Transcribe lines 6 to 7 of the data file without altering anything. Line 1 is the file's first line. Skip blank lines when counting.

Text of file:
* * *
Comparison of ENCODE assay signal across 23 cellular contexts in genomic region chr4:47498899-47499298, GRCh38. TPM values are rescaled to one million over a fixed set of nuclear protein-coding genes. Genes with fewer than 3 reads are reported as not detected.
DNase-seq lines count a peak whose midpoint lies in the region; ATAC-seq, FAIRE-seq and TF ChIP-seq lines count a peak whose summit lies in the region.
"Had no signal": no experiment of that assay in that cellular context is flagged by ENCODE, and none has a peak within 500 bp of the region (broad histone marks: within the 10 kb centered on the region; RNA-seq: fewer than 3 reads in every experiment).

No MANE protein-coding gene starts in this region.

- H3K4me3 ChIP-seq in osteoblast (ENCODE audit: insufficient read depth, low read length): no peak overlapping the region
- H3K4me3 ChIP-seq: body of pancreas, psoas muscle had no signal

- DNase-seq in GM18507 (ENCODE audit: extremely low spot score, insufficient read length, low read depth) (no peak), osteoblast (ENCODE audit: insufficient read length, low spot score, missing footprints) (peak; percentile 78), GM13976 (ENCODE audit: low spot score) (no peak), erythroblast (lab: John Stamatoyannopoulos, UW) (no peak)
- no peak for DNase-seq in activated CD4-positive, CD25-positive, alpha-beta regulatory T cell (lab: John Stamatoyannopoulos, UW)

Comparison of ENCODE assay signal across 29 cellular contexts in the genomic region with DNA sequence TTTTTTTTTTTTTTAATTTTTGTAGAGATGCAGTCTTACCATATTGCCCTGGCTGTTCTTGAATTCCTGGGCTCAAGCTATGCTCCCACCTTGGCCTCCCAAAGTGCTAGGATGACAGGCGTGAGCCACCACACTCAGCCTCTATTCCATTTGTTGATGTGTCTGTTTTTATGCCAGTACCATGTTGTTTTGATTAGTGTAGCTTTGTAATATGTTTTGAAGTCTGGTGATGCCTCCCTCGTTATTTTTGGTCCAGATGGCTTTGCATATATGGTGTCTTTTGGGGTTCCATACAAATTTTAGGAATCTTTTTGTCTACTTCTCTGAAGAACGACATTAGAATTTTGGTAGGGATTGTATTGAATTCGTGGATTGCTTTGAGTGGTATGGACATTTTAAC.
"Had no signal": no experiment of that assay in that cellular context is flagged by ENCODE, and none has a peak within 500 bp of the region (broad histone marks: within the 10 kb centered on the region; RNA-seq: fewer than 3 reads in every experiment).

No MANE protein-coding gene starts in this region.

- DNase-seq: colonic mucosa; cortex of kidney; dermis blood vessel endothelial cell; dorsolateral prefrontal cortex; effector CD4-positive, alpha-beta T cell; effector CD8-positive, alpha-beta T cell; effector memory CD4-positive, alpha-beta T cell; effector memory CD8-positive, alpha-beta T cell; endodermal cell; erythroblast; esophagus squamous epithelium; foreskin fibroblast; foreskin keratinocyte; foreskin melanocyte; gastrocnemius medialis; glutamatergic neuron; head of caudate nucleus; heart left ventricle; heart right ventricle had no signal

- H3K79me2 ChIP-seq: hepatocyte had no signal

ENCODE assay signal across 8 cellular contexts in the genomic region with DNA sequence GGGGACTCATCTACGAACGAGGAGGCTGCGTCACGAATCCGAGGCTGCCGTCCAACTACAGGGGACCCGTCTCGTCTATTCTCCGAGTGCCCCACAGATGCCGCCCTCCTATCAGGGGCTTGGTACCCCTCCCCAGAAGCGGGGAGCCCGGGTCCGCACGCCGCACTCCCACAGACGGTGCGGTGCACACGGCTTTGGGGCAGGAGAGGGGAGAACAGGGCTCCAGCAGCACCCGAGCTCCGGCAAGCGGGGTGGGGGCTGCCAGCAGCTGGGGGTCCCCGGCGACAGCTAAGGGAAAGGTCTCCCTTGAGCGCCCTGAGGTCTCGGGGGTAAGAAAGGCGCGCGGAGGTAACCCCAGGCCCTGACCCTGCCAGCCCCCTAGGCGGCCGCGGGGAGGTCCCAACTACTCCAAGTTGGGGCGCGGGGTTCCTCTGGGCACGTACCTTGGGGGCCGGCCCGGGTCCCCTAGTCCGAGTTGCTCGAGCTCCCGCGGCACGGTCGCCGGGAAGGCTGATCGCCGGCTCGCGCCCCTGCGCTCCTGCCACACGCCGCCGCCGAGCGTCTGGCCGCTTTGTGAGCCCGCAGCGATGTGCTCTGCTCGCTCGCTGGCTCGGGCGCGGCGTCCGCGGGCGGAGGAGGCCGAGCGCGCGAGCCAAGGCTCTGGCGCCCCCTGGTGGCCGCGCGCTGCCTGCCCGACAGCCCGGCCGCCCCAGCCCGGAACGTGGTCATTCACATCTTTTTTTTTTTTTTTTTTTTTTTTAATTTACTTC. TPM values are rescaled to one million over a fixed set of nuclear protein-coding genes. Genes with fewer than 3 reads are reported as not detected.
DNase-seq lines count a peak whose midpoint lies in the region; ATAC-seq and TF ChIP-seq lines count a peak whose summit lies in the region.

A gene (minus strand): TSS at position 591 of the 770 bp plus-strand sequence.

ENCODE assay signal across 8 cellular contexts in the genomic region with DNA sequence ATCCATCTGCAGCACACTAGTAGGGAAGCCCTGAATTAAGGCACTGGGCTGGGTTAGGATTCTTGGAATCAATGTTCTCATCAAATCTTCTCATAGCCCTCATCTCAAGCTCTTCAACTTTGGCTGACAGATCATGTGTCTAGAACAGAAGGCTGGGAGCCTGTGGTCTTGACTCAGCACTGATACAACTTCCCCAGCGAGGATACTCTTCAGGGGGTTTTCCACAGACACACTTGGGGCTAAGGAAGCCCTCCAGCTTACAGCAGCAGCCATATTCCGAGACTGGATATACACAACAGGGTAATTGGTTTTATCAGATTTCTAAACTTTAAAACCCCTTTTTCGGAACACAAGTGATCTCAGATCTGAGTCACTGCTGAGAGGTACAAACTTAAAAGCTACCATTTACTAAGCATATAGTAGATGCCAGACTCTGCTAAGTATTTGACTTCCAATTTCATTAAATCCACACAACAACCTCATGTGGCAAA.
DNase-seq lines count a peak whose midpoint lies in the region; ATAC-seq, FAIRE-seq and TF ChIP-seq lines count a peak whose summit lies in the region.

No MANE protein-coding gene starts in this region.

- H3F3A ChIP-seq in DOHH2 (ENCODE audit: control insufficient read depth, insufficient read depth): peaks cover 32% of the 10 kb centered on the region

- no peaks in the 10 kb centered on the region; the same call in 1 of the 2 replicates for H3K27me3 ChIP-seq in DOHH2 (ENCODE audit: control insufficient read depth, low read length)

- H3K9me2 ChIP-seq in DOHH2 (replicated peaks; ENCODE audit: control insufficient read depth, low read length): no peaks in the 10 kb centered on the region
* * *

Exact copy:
- H3K4me3 ChIP-seq: body of pancreas, psoas muscle had no signal

- DNase-seq in GM18507 (ENCODE audit: extremely low spot score, insufficient read length, low read depth) (no peak), osteoblast (ENCODE audit: insufficient read length, low spot score, missing footprints) (peak; percentile 78), GM13976 (ENCODE audit: low spot score) (no peak), erythroblast (lab: John Stamatoyannopoulos, UW) (no peak)